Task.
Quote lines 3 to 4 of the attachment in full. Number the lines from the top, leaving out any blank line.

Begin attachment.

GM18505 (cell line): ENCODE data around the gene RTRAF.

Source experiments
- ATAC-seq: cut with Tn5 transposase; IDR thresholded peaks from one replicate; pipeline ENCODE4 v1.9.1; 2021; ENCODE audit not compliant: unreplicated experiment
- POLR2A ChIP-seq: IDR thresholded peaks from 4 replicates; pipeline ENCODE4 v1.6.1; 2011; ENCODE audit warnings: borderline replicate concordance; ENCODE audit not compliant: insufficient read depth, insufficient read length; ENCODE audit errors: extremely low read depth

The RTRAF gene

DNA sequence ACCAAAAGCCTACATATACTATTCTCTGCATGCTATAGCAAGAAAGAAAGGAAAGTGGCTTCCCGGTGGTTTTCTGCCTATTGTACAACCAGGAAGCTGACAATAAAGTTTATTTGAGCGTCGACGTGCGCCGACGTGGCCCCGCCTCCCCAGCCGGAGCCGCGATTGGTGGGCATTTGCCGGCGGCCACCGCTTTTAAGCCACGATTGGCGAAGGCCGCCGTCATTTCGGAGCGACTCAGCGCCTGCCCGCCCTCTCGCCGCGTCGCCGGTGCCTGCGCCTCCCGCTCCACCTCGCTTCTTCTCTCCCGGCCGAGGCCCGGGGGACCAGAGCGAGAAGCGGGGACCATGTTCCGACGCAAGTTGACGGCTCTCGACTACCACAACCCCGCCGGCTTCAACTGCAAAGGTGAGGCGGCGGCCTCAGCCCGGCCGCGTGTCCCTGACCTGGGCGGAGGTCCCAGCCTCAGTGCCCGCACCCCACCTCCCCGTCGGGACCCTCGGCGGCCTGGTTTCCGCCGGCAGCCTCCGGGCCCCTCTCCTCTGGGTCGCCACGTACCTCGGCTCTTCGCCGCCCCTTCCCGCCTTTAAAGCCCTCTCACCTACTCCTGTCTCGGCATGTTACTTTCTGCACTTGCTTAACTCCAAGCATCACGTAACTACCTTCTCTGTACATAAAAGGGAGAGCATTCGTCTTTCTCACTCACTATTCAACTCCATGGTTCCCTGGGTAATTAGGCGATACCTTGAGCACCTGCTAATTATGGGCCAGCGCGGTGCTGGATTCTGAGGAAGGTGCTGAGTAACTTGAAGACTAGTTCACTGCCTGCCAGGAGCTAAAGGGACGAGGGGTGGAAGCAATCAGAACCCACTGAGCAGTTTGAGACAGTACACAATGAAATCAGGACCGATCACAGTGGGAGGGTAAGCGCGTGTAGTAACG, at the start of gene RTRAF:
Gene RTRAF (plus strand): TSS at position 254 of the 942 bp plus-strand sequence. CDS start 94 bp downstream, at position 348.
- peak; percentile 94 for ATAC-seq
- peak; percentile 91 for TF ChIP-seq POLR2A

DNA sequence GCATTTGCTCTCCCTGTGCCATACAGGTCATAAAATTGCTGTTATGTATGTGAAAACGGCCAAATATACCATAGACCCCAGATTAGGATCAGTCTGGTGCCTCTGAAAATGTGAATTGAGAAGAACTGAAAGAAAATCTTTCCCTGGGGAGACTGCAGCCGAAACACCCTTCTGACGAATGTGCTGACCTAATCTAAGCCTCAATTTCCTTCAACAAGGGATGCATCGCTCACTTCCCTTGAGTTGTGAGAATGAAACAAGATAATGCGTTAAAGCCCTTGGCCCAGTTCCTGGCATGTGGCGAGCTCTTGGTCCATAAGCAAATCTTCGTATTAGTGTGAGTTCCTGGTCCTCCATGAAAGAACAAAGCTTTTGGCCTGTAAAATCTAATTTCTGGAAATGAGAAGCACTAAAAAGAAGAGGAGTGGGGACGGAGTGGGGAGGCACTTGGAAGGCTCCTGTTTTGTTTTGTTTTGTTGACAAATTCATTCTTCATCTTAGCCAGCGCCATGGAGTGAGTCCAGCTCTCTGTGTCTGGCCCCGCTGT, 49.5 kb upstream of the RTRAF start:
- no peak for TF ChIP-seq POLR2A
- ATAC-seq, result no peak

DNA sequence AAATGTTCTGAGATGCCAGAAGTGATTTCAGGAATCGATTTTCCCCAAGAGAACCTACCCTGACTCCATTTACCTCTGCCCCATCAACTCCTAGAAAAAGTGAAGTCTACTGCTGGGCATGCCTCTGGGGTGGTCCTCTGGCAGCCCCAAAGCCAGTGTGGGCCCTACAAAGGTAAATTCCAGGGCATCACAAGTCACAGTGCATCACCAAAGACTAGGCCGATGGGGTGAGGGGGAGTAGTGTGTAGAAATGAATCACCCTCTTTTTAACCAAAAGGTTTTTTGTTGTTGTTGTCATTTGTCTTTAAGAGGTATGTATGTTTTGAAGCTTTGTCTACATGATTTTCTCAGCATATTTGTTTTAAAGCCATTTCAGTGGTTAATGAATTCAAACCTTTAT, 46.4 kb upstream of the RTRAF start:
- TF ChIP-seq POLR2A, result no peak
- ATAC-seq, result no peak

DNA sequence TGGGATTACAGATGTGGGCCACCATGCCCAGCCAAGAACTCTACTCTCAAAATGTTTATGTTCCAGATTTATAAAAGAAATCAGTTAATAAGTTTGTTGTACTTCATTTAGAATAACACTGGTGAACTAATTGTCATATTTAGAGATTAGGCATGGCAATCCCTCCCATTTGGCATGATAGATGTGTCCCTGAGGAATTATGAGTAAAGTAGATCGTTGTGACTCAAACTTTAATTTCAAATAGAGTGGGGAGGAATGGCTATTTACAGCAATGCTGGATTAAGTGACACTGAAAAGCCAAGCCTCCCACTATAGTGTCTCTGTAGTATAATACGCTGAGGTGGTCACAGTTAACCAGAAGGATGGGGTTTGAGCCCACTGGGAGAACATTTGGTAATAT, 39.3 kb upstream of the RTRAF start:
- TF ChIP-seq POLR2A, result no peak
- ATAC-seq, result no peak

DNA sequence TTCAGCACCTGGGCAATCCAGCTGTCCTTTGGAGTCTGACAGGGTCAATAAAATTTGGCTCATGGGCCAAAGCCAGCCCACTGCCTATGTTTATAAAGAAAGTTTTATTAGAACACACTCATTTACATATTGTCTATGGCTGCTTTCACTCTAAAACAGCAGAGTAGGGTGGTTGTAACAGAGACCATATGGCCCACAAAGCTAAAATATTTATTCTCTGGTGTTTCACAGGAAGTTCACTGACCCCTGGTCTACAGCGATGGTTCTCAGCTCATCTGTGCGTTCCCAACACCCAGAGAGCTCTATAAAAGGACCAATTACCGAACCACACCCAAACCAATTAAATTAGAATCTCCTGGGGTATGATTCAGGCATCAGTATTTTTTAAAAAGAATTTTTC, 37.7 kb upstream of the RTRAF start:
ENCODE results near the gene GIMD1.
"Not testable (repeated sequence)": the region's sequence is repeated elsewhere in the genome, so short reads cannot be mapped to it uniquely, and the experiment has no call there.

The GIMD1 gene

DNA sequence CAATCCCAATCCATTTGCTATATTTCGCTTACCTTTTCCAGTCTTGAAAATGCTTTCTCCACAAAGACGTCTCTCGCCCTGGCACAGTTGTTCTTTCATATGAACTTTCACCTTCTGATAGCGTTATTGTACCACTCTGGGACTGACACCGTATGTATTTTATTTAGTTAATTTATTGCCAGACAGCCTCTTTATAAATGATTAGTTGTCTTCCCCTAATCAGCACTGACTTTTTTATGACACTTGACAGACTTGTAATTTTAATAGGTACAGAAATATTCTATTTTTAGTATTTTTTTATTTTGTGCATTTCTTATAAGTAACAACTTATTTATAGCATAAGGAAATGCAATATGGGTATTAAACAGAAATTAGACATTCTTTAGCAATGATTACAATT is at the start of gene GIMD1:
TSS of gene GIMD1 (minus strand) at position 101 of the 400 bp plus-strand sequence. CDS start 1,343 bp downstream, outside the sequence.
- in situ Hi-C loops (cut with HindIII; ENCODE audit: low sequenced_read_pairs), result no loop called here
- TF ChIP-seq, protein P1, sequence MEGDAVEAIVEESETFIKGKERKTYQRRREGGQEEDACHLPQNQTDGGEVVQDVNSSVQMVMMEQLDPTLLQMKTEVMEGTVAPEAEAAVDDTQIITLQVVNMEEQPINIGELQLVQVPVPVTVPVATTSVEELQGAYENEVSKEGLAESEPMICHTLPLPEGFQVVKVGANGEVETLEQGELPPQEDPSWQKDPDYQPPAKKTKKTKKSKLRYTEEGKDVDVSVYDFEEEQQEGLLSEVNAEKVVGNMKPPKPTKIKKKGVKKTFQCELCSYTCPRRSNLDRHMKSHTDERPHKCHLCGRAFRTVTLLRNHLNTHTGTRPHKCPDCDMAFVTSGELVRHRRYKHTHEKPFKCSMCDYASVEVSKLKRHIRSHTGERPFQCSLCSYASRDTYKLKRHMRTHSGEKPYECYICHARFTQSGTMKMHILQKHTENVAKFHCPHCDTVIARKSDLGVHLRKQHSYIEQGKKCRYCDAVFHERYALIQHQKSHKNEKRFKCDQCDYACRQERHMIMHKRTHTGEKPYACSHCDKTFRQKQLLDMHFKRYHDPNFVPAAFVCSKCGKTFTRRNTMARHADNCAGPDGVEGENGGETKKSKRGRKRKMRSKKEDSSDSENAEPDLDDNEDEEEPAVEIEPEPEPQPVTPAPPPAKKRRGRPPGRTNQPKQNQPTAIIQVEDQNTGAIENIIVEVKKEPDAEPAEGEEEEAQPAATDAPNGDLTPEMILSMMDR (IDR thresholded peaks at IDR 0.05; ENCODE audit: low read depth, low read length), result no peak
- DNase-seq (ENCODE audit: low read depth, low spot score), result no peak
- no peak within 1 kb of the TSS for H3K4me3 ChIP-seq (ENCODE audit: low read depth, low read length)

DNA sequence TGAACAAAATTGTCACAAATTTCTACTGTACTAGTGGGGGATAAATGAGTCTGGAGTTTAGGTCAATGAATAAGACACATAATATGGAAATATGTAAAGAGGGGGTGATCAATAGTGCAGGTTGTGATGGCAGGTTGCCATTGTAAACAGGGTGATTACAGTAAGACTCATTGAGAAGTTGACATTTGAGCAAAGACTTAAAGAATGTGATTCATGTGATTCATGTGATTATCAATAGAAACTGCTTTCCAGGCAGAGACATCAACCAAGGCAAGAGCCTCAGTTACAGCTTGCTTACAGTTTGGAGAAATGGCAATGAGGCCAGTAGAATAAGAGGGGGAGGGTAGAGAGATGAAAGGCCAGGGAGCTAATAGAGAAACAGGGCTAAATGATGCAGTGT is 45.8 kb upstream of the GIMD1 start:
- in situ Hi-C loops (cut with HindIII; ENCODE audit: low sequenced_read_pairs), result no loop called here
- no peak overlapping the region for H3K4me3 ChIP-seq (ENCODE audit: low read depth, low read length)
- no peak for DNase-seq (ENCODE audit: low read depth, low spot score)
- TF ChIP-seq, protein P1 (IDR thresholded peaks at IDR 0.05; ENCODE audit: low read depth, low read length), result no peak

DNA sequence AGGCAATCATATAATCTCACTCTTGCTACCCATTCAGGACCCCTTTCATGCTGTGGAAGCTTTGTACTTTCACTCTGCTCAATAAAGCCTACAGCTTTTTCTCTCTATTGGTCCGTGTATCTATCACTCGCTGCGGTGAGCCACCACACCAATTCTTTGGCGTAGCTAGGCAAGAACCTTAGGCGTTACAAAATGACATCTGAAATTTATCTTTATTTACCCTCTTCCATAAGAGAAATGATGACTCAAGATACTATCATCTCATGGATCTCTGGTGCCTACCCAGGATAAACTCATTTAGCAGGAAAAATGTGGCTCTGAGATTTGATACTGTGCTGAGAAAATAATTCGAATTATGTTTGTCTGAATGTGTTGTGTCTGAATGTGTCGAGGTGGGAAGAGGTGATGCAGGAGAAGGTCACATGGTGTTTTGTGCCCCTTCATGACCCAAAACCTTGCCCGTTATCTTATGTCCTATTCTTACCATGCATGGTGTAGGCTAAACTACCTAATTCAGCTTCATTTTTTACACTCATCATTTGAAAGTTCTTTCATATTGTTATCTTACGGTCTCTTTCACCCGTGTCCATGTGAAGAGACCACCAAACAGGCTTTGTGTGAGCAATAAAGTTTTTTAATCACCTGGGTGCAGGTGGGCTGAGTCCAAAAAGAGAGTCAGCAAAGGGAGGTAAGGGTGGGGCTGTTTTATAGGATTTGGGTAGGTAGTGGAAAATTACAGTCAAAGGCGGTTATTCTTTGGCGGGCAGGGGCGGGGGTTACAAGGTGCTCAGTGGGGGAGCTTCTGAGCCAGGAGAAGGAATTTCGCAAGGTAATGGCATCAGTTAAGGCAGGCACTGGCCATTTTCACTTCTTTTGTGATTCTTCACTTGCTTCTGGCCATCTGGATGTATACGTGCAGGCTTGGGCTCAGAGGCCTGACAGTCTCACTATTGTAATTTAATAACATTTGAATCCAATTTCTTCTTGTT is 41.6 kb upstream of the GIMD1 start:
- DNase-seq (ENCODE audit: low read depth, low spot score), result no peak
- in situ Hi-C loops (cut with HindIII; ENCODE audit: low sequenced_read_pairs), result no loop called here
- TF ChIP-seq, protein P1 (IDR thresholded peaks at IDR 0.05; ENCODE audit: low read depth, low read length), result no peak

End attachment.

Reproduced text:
- ATAC-seq: cut with Tn5 transposase; IDR thresholded peaks from one replicate; pipeline ENCODE4 v1.9.1; 2021; ENCODE audit not compliant: unreplicated experiment
- POLR2A ChIP-seq: IDR thresholded peaks from 4 replicates; pipeline ENCODE4 v1.6.1; 2011; ENCODE audit warnings: borderline replicate concordance; ENCODE audit not compliant: insufficient read depth, insufficient read length; ENCODE audit errors: extremely low read depth